I didn’t know what to say, so said nothing. Seeing my blank stare, Lizzie said softly, ‘sorry, strayed a bit off subject there but it still rankles. Anyway, as you could imagine when I came back to the village five years ago I was pretty much off men. Most of my contemporaries were married anyway, not that that stopped a few from wanting to console the widow. Those that weren’t wed, weren’t for good reasons. It took me a year living with Sheila before I had the courage to buy my own place and a lot longer before I could trust a man again. Do you realise that you are the very first man from the village that I have ever been out with.’
I was shocked at that revelation and told her so.
‘Enough talk, let’s go sample some wine and when we come out it’s your turn to open your heart.’
‘Okay to the first, I’ll consider the second.’"
The tasting was what I expected, a couple quite good, a couple bad and the rest pretty average. Wine tastings, at least ones like this, never had any really good wines available, they were just too expensive for the clientèle that attended. Still I had a really good time with Lizzie and got a few leads for our club as well as an invitation to a whisky tasting the following week. It was Scottish single malts only and there was a charge per ticket, though that would be refunded against any purchase.
Before I could even ask, Lizzie said, ‘you can count me out of that, I can’t stand the stuff.’
‘No problem, I’ll ask Tim, Jack and Peter. Actually that reminds me, what about Jane’s husband, is he likely to be a part of this?’
Lizzie laughed and said, ‘sorry I shouldn’t laugh but Jane has been a widow longer than me, the difference is that she loved her husband, so she continues to wear his ring. Of course it also helps keep the wolves at bay.’
‘Oh! I still have a lot to learn about the locals.’
As the tasting was finishing I was about to call Tom when Lizzie suggested an evening stroll around Dorchester. I was more than happy with that, but rang our taxi anyway to tell him we would be ready in another hour.
Picking up on her comment about Jane and wolves, Lizzie said, linking arms with me again, ‘now tell me about David, is he one of those predators we village ladies should beware of?’
‘I don’t think so, ’ I responded, ‘it depends on what you are after. Whereas I might be interested in a little love and romance, I am not looking for anything long term.’
‘Oh, and why is that?’ Lizzie asked, stopping to stand in front of me.
I explained about my wife and subsequent serious girlfriend, and how I had lived my life since.
‘So you are just looking for sex?’ Lizzie said with more than a little anger in her voice.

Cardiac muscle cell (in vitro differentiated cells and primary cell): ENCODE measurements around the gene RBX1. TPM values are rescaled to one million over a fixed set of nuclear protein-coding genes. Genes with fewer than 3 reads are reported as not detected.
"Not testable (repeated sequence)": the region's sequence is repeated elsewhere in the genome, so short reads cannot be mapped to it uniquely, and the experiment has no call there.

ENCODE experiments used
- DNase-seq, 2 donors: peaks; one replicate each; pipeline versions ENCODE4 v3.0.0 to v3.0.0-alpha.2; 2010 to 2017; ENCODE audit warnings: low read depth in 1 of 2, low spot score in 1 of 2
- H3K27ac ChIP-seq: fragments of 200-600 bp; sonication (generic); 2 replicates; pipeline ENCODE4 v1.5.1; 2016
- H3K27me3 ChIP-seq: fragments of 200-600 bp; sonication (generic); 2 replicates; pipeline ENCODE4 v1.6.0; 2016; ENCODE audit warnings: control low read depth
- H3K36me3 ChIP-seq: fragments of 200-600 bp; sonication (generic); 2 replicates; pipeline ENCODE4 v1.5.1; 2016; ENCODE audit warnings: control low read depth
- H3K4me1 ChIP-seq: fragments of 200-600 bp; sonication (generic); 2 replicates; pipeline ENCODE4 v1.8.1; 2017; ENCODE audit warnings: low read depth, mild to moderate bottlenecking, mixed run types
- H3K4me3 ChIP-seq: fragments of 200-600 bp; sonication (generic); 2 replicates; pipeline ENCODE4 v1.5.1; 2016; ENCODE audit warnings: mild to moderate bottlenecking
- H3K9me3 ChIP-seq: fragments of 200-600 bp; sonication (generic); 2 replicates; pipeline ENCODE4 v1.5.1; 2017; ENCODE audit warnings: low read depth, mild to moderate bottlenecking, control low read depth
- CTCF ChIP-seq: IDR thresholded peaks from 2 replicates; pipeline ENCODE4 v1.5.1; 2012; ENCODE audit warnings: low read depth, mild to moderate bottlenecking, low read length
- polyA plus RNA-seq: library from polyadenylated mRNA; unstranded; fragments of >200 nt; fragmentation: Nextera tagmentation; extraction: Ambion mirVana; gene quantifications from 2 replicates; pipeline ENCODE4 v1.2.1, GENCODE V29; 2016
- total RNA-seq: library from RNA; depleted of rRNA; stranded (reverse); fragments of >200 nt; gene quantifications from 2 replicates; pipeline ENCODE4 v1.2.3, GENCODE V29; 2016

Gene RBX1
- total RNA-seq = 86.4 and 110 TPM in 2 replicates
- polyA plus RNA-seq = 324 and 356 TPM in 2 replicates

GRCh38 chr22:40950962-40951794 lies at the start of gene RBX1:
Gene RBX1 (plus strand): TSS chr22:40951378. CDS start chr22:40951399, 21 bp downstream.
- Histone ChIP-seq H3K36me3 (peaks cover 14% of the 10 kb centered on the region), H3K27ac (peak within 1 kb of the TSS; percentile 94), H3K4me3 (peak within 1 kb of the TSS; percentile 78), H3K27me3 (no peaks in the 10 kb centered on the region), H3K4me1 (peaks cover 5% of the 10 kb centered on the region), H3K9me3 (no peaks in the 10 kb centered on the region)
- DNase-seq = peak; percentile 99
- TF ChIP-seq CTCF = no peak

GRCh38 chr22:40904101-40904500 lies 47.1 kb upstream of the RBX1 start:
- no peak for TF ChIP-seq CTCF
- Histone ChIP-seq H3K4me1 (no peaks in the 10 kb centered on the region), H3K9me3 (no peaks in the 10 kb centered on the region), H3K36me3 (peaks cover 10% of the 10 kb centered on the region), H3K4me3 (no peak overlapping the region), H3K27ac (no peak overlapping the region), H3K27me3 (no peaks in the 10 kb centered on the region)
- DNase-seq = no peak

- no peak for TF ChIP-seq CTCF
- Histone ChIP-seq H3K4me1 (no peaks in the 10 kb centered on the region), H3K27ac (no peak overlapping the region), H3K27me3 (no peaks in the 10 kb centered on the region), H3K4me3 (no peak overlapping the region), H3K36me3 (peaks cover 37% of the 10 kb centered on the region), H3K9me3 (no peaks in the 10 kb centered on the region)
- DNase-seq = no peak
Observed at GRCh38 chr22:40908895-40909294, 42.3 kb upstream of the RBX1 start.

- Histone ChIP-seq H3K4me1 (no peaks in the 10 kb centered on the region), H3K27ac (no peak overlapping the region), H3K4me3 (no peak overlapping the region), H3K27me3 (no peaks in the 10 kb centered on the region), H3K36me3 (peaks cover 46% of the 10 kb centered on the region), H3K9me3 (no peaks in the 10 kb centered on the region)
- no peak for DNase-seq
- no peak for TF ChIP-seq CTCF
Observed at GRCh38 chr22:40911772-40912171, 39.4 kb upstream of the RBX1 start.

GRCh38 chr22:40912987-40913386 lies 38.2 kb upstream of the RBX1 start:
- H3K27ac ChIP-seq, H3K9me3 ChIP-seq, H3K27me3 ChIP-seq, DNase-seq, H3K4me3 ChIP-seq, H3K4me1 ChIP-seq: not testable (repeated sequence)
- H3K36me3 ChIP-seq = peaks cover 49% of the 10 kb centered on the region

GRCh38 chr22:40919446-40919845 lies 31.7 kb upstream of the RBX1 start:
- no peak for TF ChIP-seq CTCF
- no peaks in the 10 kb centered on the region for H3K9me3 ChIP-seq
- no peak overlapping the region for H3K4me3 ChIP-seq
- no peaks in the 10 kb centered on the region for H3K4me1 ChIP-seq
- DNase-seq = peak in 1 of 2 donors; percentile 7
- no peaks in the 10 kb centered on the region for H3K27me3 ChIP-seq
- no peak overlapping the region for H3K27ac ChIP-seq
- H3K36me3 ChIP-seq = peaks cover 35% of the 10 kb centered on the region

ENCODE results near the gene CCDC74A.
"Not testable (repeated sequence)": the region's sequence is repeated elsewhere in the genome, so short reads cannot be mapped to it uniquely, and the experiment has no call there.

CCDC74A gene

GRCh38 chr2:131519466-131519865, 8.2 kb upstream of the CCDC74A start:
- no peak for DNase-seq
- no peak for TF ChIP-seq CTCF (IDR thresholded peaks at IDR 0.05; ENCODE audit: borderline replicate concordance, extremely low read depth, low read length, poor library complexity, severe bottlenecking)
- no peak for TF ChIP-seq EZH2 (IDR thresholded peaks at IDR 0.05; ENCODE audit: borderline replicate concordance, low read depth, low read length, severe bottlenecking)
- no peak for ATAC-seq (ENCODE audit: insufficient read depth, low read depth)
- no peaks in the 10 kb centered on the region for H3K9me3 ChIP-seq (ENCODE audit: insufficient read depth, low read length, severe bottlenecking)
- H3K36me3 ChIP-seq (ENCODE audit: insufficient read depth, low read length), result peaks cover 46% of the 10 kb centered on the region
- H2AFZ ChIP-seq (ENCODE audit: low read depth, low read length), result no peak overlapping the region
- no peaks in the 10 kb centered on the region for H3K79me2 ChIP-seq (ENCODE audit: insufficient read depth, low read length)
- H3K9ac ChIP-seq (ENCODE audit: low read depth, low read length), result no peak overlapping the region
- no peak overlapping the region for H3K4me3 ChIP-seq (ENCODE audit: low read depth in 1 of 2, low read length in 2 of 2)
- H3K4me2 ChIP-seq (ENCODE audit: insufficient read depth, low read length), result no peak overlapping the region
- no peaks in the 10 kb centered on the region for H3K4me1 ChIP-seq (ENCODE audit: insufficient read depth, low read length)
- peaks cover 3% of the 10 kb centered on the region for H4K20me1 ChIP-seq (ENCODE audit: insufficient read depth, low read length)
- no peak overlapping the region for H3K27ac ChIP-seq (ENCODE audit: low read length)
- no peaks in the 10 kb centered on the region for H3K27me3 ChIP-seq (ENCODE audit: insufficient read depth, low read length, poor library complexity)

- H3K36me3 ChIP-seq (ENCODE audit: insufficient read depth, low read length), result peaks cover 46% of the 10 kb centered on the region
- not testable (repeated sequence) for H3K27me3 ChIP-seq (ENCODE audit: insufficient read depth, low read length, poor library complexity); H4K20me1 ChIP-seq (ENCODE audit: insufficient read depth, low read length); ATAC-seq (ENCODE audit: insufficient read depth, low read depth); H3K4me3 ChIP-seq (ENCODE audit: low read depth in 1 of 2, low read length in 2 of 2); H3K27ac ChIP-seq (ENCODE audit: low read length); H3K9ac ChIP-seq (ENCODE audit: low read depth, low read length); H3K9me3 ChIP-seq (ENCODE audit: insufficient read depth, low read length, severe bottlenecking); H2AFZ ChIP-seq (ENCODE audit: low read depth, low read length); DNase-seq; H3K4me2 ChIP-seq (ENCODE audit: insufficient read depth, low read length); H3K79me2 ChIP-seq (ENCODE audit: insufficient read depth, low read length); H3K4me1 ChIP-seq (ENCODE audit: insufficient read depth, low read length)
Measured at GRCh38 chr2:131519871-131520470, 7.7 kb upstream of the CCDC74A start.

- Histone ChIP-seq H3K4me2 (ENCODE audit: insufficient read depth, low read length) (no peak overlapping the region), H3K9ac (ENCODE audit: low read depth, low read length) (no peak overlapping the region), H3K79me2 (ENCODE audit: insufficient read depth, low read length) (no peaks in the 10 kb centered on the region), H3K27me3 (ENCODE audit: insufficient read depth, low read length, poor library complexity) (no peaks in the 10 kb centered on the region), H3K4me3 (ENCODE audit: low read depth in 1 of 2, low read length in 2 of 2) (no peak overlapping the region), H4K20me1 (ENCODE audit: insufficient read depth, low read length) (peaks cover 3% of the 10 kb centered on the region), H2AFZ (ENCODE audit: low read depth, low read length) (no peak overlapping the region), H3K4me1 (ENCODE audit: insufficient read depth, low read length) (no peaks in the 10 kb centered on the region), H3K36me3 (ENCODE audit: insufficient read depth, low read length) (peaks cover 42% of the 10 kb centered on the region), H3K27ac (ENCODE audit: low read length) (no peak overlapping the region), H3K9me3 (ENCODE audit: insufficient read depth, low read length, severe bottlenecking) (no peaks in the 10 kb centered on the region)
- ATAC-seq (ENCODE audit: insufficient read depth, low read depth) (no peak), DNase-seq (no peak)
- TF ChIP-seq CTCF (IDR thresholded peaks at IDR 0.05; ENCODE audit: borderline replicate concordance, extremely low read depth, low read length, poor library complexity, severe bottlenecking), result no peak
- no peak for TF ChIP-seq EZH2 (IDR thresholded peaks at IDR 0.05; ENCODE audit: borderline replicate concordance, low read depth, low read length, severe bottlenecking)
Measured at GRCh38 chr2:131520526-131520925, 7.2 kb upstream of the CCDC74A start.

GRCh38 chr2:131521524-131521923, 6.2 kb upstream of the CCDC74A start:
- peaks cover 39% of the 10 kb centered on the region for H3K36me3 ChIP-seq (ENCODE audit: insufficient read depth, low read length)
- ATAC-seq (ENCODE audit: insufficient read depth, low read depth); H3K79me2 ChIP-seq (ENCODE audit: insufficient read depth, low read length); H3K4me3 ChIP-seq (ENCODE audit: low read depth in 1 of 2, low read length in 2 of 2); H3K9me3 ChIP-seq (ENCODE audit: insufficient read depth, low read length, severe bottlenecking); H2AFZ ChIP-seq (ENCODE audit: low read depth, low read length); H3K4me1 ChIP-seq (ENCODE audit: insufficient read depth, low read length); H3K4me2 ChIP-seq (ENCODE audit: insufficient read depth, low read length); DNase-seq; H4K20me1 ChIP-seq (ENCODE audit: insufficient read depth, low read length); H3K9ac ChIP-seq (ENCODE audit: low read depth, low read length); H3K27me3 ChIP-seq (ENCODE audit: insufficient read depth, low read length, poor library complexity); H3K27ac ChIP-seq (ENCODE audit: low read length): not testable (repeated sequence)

‘Not necessarily. Like tonight, I must admit that I’ve really enjoyed your company, yet I have no expectations beyond maybe a goodnight kiss. I’ve already thought that, given how tight our small community is, a bed partner from the village might not be a good idea.’
‘So why did you ask me to come with you tonight?’
‘Because I enjoyed what bit of your company I’d had and thought I would enjoy more of it. I was right, at least up until this conversation, ’ I responded, adding a smile at the end in an attempt to lighten the mood. ‘I sought nothing more than your company.’
Lizzie didn’t seem convinced, so I asked her what she thought were my intentions and why she had agreed to come.
‘I believed, and still do despite your denials, that your intention was to bed me. I enjoyed your company too, and was reasonably certain that you were a gentleman, so seduction would be on the cards. I’d already decided that if you were as nice as I thought, then I’d let you win, eventually and … I suppose I hoped it could lead to something lasting.’
I was amazed at her honesty. ‘You mean all that went through your mind in the few seconds that it took to answer?’
’I’d already had some thoughts along those lines, but otherwise yes.’
‘Look Lizzie, I’m sorry if I’ve disappointed you but I have no intention of getting serious with anyone and I’ve told you that as soon as I could.’
’You’re right, it’s not as if you’ve led me on or anything, or that you’ve had what you want from me. I guess I’ve realised just how short of affection I am.’ she said sadly.
I felt quite awkward, this evening had started off great but had become a little morose. We had a slow walk back to await Tom and a very quiet return trip. I said goodnight at her door and unsurprisingly received no goodnight kiss, not even on my cheek.
After taking Aggie for a brief stroll, I went straight to bed. Before I managed to get to sleep I revisited the evening and the events leading up to it. After a while I accepted that I had done nothing wrong and it was not really my fault that I failed Lizzie’s expectations. My final thoughts reinforced my earlier decision to look for female company outside the village.
This is a slow romantic story from my imagination and is not biographic, although some parts are close.
There will be 9 chapters in all.
If you haven’t already, please read chapter one first.
Please tell me about any silly typos and such